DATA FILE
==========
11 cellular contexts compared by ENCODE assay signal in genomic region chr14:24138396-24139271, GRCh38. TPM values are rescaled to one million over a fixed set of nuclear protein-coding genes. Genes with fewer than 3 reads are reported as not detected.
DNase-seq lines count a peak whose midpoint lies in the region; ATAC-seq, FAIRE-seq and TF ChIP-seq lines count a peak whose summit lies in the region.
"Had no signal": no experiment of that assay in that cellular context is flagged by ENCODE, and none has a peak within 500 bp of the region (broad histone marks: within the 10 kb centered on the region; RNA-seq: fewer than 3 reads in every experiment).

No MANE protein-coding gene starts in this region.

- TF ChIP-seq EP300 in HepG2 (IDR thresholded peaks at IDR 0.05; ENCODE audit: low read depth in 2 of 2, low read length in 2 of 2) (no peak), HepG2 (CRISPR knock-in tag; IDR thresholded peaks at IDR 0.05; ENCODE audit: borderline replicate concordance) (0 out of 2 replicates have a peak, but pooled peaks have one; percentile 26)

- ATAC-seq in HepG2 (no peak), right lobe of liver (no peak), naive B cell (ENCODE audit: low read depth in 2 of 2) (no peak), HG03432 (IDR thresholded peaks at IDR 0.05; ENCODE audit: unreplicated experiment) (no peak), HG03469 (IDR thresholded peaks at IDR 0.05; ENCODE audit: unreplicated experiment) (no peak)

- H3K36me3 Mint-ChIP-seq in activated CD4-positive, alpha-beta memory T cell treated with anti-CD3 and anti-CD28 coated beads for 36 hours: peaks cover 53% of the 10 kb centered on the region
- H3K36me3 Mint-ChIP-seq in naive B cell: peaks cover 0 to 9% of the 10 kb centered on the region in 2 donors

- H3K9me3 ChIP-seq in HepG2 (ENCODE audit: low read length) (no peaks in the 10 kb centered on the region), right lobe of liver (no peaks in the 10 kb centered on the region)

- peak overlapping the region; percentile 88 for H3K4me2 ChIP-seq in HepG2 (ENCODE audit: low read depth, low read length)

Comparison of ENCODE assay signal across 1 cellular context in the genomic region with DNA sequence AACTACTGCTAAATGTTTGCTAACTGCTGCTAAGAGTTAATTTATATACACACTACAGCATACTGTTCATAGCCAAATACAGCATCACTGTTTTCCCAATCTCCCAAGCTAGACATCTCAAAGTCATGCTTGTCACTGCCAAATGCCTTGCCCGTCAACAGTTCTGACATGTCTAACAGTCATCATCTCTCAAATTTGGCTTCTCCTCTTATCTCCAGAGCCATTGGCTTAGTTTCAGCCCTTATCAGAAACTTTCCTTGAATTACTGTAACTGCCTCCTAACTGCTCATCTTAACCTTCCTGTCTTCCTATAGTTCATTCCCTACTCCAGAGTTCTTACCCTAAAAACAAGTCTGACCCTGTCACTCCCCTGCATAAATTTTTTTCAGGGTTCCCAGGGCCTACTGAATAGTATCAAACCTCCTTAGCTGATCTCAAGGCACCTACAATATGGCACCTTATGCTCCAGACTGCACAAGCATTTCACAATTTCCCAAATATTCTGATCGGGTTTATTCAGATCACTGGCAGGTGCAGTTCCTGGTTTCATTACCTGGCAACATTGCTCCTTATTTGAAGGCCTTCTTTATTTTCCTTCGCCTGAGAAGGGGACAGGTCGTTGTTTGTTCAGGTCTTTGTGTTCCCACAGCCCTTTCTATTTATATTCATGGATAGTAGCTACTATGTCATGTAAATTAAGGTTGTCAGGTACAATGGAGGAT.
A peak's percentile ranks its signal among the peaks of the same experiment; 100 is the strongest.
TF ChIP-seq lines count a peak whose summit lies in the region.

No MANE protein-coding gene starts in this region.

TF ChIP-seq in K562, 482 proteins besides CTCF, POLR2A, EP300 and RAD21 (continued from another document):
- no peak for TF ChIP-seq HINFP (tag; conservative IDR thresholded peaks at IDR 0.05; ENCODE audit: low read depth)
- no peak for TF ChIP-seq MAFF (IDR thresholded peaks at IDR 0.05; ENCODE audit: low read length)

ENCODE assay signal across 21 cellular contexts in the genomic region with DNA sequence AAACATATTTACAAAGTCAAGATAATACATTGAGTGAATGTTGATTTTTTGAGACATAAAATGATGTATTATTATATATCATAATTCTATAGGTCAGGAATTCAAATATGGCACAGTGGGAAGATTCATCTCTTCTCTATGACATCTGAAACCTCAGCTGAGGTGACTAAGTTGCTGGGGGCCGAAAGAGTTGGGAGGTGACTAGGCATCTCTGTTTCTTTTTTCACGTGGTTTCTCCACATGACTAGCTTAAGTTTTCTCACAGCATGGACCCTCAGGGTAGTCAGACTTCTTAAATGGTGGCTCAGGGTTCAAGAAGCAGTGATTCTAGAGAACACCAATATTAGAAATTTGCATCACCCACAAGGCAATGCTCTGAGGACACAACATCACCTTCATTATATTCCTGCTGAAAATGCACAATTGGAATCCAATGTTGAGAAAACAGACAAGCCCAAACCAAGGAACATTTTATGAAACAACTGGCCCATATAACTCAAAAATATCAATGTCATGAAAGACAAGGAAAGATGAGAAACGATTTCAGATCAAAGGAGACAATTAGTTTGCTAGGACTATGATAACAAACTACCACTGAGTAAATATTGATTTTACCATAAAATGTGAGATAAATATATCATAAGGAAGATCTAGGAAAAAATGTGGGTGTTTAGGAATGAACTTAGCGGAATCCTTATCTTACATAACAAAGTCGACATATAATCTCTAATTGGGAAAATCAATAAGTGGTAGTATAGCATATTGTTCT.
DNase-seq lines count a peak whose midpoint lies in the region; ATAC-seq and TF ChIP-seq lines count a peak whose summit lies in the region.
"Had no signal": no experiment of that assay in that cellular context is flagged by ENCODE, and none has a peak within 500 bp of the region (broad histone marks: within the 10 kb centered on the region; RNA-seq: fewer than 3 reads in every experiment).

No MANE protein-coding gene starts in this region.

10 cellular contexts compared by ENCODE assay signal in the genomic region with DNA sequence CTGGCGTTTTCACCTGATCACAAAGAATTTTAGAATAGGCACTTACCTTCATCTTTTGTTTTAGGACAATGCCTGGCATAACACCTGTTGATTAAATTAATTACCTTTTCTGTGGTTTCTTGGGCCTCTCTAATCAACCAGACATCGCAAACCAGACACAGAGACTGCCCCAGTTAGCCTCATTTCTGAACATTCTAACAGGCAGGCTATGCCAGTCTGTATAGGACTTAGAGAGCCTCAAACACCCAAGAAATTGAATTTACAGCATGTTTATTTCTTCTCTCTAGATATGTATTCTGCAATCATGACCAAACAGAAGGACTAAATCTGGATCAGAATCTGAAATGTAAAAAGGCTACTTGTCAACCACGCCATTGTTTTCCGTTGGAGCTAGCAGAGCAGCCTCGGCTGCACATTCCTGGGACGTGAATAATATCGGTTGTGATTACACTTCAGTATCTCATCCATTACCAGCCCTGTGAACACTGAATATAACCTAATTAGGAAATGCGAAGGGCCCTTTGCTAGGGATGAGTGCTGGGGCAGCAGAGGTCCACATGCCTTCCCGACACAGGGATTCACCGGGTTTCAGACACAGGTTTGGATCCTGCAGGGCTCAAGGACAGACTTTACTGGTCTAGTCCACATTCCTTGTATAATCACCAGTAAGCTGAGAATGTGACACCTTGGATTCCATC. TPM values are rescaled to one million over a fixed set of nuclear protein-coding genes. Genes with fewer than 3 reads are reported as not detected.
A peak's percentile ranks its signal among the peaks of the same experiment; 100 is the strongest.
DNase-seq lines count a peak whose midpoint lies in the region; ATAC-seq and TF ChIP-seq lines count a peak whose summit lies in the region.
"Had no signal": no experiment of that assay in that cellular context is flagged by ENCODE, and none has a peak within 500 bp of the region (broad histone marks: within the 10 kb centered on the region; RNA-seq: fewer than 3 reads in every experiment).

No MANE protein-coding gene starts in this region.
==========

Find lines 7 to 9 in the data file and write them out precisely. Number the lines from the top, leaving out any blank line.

- H3K36me3 Mint-ChIP-seq in activated CD4-positive, alpha-beta memory T cell treated with anti-CD3 and anti-CD28 coated beads for 36 hours: peaks cover 53% of the 10 kb centered on the region
- H3K36me3 Mint-ChIP-seq in naive B cell: peaks cover 0 to 9% of the 10 kb centered on the region in 2 donors

- H3K9me3 ChIP-seq in HepG2 (ENCODE audit: low read length) (no peaks in the 10 kb centered on the region), right lobe of liver (no peaks in the 10 kb centered on the region)